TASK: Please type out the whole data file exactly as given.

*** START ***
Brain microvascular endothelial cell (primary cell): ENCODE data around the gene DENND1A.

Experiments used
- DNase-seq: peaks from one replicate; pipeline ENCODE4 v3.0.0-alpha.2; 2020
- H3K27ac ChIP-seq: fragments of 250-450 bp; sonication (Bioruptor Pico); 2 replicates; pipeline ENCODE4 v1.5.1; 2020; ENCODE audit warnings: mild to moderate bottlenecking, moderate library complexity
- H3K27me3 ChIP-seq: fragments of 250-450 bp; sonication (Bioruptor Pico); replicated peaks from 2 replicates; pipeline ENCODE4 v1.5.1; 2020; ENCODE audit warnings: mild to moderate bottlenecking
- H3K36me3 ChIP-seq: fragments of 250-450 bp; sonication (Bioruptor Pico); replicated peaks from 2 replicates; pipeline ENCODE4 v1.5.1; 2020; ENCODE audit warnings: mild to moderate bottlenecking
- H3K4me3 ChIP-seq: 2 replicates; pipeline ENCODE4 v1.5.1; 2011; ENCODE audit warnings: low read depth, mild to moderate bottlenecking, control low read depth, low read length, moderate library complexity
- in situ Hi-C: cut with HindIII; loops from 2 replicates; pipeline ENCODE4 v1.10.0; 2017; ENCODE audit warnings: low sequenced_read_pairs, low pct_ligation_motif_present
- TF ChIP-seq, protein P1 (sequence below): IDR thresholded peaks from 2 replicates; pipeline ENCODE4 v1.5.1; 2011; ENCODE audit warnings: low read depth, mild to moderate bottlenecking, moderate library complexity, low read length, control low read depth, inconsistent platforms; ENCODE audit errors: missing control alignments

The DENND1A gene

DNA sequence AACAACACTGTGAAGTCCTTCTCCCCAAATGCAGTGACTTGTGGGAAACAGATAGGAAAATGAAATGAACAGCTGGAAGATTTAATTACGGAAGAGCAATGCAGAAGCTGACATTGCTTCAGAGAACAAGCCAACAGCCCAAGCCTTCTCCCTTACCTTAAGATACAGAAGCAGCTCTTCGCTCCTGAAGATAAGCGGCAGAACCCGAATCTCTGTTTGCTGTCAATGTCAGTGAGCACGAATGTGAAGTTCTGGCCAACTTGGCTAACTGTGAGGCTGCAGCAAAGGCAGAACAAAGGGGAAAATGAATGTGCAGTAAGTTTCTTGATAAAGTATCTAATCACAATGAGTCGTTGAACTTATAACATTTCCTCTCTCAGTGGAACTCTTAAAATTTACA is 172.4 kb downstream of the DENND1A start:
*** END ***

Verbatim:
Brain microvascular endothelial cell (primary cell): ENCODE data around the gene DENND1A.

Experiments used
- DNase-seq: peaks from one replicate; pipeline ENCODE4 v3.0.0-alpha.2; 2020
- H3K27ac ChIP-seq: fragments of 250-450 bp; sonication (Bioruptor Pico); 2 replicates; pipeline ENCODE4 v1.5.1; 2020; ENCODE audit warnings: mild to moderate bottlenecking, moderate library complexity
- H3K27me3 ChIP-seq: fragments of 250-450 bp; sonication (Bioruptor Pico); replicated peaks from 2 replicates; pipeline ENCODE4 v1.5.1; 2020; ENCODE audit warnings: mild to moderate bottlenecking
- H3K36me3 ChIP-seq: fragments of 250-450 bp; sonication (Bioruptor Pico); replicated peaks from 2 replicates; pipeline ENCODE4 v1.5.1; 2020; ENCODE audit warnings: mild to moderate bottlenecking
- H3K4me3 ChIP-seq: 2 replicates; pipeline ENCODE4 v1.5.1; 2011; ENCODE audit warnings: low read depth, mild to moderate bottlenecking, control low read depth, low read length, moderate library complexity
- in situ Hi-C: cut with HindIII; loops from 2 replicates; pipeline ENCODE4 v1.10.0; 2017; ENCODE audit warnings: low sequenced_read_pairs, low pct_ligation_motif_present
- TF ChIP-seq, protein P1 (sequence below): IDR thresholded peaks from 2 replicates; pipeline ENCODE4 v1.5.1; 2011; ENCODE audit warnings: low read depth, mild to moderate bottlenecking, moderate library complexity, low read length, control low read depth, inconsistent platforms; ENCODE audit errors: missing control alignments

The DENND1A gene

DNA sequence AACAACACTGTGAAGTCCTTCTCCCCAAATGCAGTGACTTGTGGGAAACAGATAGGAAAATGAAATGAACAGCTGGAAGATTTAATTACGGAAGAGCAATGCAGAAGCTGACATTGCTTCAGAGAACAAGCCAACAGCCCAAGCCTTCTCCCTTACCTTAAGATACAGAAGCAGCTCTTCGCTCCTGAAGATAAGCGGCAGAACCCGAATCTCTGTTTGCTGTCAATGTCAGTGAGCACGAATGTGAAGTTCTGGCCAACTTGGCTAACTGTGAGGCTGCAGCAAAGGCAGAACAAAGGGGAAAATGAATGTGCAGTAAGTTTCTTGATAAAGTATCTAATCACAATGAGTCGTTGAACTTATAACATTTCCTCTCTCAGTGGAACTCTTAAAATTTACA is 172.4 kb downstream of the DENND1A start: